- Satisficing - using this strategy, people first decide on what features they need to be satisfied. Satisficiers select specific criteria and set-points to decide on what they want before they start looking at the choices. Therefore, rather than searching extensively to determine the absolute best, they are able to select the first option that "satisfies" their pre-determined, specific standards.
The researchers then set out to look at each group's decision-making outcomes. Would maximizers and satisficers be different in how happy, successful, and satisfied they were? Indeed, the researchers did find differences.
Put simply, maximizers did not fare well. Despite society's general encouragement for "maximization", it didn't work well for the individuals who used it. Across several studies, maximizers were more depressed, perfectionistic, and had more life regrets. They were also less satisfied with their consumer decisions, more concerned with social comparison, and less happy. In contrast, satisficers were generally happy, optimistic, had good self-esteem, and were satisfied with life. They had found what they wanted, needed, and what satisfied them.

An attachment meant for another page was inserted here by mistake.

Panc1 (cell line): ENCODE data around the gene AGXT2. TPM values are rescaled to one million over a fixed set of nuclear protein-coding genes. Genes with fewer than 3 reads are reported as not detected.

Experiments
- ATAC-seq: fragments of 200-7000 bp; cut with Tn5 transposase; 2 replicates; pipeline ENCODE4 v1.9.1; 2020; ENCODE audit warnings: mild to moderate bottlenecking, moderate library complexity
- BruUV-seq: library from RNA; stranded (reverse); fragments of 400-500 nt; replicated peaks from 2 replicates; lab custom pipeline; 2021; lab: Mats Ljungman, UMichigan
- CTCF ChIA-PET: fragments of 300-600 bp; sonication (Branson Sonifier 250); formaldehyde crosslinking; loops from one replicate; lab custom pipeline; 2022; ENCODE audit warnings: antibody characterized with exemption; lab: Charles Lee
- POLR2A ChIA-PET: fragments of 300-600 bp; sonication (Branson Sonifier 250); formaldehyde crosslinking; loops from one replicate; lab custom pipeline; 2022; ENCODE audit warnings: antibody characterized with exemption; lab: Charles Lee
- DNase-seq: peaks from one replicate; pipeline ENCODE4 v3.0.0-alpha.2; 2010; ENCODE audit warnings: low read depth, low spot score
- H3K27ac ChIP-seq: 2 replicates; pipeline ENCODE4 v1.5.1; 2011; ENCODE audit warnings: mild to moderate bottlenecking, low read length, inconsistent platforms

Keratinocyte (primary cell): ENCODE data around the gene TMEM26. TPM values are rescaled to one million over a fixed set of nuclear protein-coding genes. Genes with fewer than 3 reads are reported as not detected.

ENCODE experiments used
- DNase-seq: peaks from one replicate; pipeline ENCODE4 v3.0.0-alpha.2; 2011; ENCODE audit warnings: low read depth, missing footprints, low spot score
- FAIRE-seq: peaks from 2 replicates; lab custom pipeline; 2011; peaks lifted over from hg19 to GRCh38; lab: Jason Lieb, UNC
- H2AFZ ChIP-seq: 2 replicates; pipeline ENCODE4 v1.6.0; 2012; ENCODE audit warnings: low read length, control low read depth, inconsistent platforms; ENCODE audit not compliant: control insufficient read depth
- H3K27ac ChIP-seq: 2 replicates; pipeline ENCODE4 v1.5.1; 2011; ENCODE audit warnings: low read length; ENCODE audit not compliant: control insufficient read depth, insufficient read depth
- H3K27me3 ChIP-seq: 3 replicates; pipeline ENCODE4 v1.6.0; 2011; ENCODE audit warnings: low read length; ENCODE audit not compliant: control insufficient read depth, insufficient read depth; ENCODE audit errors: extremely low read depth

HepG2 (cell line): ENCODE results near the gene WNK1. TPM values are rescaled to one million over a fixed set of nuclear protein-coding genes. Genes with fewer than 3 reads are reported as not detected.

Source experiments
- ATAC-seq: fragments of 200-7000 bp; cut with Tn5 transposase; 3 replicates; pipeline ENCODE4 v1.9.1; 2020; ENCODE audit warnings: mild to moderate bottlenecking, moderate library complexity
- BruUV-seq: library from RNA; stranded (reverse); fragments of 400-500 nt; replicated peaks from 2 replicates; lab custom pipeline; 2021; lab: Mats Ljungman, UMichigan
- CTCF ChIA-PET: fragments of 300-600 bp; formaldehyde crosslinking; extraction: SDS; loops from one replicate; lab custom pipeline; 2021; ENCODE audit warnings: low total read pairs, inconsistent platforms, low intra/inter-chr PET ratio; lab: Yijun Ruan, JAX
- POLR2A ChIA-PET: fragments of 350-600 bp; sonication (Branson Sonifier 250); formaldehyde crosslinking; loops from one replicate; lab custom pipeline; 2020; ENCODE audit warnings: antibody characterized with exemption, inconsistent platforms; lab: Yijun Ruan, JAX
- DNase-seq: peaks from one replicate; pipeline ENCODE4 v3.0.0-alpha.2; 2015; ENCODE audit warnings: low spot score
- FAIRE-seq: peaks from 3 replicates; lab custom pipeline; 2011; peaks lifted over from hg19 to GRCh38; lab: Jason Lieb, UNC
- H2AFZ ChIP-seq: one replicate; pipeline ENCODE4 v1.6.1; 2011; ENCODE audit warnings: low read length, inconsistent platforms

Pretty compelling differences... It is amazing how much influence a decision-making strategy has on happiness, satisfaction, and regret!
What About Relationship Choices?
There are many people in the world following a "maximizer" strategy for finding love. In fact, one of the statements Schwartz, et al. (2002) used to identify maximizers was "I treat relationships like clothing: I expect to try a lot on before I get the perfect fit". If this applies to you, then you may want to reconsider the approach.